Tesla adjusts Model 3 prices amid lowered $3,750 federal tax credit

To say that the past year has been monumental for Tesla is a gross understatement. By the end of 2018, the electric car maker had established itself as a leader in the premium EV market, and the Model 3, its most ambitious vehicle, continues to perform well. Seemingly as a means to ensure that the electric sedan remains competitive regardless of the phaseout of the $3,750 federal tax credit, Tesla has adjusted the prices of its Model 3 lineup.

With the recent price adjustments in place, the Mid Range Model 3 RWD — the most affordable version of the vehicle currently available — is now priced at $44,000 before incentives. This is $1,000 less than the vehicle’s introductory price of $45,000 and $2,000 less than the electric sedan’s $46,000 cost, which was in effect until the end of 2018. The most recent price adjustments also lowered the price of the Tesla Model 3 Performance to $62,000 before incentives. The Dual Motor AWD variant, on the other hand, is now priced at $51,000 before gas savings and the remaining $3,750 tax credit.

By adopting this pricing strategy, Tesla is all but ensuring that its customers would not feel the full brunt of the $7,500 federal tax credit’s phaseout. Had Tesla not rolled back its vehicles’ prices, the cost of the entire Model 3 line would increase by $3,750 after 2018 ended. With the current adjustments in place, though, $2,000 of the lost tax credit would practically be covered by Tesla. Thus, for all intents and purposes, it appears that the phaseout of the $7,500 federal tax credit only resulted in Tesla’s vehicles raising their total prices by about $1,750.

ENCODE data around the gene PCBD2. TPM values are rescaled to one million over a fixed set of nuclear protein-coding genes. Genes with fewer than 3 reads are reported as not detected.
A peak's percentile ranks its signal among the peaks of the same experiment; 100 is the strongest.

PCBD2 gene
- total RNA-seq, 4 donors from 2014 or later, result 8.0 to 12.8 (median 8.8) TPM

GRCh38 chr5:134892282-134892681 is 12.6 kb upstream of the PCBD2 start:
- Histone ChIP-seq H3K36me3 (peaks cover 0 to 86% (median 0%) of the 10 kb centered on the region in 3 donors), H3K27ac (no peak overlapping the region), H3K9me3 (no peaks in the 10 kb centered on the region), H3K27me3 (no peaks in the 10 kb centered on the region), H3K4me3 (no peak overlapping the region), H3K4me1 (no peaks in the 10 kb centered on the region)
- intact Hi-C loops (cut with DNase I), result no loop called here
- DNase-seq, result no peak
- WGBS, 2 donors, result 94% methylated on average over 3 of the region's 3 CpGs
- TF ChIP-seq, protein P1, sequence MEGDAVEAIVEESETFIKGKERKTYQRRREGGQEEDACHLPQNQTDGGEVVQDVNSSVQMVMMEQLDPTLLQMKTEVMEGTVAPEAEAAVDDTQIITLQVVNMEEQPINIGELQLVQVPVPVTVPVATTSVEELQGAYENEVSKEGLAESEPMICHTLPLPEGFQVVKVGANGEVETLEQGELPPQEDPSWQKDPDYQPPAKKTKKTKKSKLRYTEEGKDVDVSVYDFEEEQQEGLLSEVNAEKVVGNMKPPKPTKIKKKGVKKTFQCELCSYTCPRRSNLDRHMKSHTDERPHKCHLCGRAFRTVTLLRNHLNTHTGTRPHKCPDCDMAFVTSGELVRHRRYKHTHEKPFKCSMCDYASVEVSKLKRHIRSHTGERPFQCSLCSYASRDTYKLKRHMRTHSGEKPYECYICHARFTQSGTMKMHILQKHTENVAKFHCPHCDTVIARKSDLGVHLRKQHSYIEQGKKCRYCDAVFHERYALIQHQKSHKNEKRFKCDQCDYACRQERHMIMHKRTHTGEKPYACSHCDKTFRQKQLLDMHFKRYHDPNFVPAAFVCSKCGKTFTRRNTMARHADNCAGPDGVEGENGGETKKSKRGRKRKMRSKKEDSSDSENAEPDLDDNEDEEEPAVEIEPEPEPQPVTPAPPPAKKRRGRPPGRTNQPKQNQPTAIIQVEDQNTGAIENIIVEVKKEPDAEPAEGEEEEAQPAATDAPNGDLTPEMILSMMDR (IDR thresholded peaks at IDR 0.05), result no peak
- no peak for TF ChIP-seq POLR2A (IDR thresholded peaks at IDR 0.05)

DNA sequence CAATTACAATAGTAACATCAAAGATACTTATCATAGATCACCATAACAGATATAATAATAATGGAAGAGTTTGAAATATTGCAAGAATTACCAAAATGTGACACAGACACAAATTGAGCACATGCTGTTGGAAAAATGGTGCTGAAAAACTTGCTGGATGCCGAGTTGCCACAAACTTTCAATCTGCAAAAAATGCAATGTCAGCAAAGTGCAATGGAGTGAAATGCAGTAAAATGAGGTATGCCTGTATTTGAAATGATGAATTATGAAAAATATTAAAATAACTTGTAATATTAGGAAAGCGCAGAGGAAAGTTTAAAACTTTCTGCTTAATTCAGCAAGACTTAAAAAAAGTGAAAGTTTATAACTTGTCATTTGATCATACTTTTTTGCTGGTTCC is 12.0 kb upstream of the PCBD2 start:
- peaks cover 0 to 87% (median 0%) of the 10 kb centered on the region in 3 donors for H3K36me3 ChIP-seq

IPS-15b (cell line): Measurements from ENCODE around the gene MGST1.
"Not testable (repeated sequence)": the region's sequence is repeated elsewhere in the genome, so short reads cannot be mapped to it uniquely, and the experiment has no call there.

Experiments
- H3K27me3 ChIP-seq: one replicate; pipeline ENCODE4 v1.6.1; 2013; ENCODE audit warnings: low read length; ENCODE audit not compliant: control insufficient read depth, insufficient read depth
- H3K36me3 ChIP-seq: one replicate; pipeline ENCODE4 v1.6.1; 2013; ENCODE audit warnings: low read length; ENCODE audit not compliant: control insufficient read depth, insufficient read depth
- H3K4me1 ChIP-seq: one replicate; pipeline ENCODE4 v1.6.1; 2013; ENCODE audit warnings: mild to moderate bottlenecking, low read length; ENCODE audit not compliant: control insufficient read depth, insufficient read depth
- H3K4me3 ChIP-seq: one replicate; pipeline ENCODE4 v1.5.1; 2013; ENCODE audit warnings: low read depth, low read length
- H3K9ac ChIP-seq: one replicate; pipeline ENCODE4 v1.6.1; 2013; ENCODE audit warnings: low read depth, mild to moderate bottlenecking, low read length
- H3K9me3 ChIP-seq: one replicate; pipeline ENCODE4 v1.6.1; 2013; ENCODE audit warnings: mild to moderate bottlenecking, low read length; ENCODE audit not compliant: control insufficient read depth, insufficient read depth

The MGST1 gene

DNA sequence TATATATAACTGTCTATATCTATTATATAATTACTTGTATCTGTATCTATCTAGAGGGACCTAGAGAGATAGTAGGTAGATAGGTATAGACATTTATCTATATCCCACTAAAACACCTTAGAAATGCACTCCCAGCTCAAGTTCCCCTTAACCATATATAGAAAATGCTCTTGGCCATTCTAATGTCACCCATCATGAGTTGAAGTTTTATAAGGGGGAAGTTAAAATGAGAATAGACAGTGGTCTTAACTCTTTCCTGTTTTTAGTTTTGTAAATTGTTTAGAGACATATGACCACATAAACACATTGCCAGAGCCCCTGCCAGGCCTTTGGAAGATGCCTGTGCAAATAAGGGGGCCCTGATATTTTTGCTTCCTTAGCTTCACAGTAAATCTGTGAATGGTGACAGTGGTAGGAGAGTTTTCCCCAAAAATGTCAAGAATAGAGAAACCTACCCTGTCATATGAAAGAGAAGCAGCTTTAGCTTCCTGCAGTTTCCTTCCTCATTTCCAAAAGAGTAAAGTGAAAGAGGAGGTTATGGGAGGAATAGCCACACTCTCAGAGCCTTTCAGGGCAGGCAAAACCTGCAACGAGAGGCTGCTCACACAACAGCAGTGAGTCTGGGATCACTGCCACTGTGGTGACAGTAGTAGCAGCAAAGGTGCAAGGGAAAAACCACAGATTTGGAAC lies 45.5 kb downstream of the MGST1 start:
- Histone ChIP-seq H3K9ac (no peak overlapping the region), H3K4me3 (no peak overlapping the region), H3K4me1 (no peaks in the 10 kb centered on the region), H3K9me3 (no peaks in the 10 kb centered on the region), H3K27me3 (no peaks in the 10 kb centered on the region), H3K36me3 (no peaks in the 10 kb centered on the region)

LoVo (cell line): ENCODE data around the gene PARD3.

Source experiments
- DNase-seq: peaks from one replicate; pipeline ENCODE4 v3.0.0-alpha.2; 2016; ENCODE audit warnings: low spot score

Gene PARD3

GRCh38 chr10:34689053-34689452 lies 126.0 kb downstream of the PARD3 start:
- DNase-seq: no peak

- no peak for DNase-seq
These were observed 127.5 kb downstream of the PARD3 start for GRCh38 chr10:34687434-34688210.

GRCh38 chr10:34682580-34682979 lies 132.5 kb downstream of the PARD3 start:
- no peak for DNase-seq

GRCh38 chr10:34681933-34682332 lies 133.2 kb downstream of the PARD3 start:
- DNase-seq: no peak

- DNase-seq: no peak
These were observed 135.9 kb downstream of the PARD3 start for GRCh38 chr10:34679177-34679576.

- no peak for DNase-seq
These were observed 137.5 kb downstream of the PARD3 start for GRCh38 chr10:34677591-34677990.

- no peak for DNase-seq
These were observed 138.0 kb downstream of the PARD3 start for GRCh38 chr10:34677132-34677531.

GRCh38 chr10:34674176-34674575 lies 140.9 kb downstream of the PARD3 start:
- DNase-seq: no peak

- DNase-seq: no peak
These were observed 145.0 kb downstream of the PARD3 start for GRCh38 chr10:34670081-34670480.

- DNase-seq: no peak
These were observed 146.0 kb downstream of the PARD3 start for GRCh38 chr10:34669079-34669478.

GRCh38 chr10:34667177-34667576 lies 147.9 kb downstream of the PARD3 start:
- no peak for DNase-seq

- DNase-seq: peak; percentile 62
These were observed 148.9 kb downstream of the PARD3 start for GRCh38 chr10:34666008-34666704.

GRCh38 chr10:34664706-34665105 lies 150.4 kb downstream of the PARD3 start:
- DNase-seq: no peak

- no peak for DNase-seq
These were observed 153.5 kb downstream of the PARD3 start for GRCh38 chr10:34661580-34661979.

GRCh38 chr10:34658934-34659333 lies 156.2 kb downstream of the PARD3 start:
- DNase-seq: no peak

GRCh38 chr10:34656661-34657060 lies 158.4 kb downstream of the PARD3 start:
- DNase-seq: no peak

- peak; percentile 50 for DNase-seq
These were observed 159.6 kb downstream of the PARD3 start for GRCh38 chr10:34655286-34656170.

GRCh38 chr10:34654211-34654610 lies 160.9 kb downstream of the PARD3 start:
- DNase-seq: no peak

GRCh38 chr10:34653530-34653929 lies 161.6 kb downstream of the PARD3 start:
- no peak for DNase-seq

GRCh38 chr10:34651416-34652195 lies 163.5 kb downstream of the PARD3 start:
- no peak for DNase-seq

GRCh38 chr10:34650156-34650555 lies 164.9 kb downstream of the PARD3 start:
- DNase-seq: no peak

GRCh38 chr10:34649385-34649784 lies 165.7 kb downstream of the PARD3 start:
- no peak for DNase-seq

Such adjustments could be yet another strategy for Tesla to ensure that demand in the United States remains healthy despite the vehicle’s international rollout. A notable portion of the electric car’s remaining reservation holders in the US, after all, are likely waiting for the Model 3’s $35,000 base variant. So far, Tesla’s website notes that Model 3 equipped with a Standard Battery would be available in 4 to 6 months.

Tesla is yet to release its production and delivery figures for the fourth quarter of 2018, though estimates from the electric car community expect the automaker to deliver around 33,000 vehicles in December, of which about 24,500 were Model 3. Considering that Tesla reportedly hit a production rate of 1,000 Model 3 per day in Q4, and considering that the company was pushing deliveries until the end of the year, there is a good chance that the electric car maker has achieved yet another record-setting quarter.  

The next 12 months would likely go down as Tesla’s most historic year yet. Apart from the international rollout of the Model 3, the company is also expected to unveil the Model Y SUV this year. Just like the Model 3, the Model Y is aimed at the mass market, and considering the industry’s preference for SUVs, expectations are high that demand for the Model Y would exceed even that of the electric sedan. This is not all, though, as Elon Musk has teased that the Tesla Truck might be unveiled in 2019, and initial production of its all-electric long hauler — the Semi — could enter its first phases sometime this year as well. Lastly, Tesla’s Energy products such as the Solar Roof, which also has a long line of reservation holders, is expected to ramp production in 2019.

Tesla adjusts Model 3 prices amid lowered $3,750 federal tax credit
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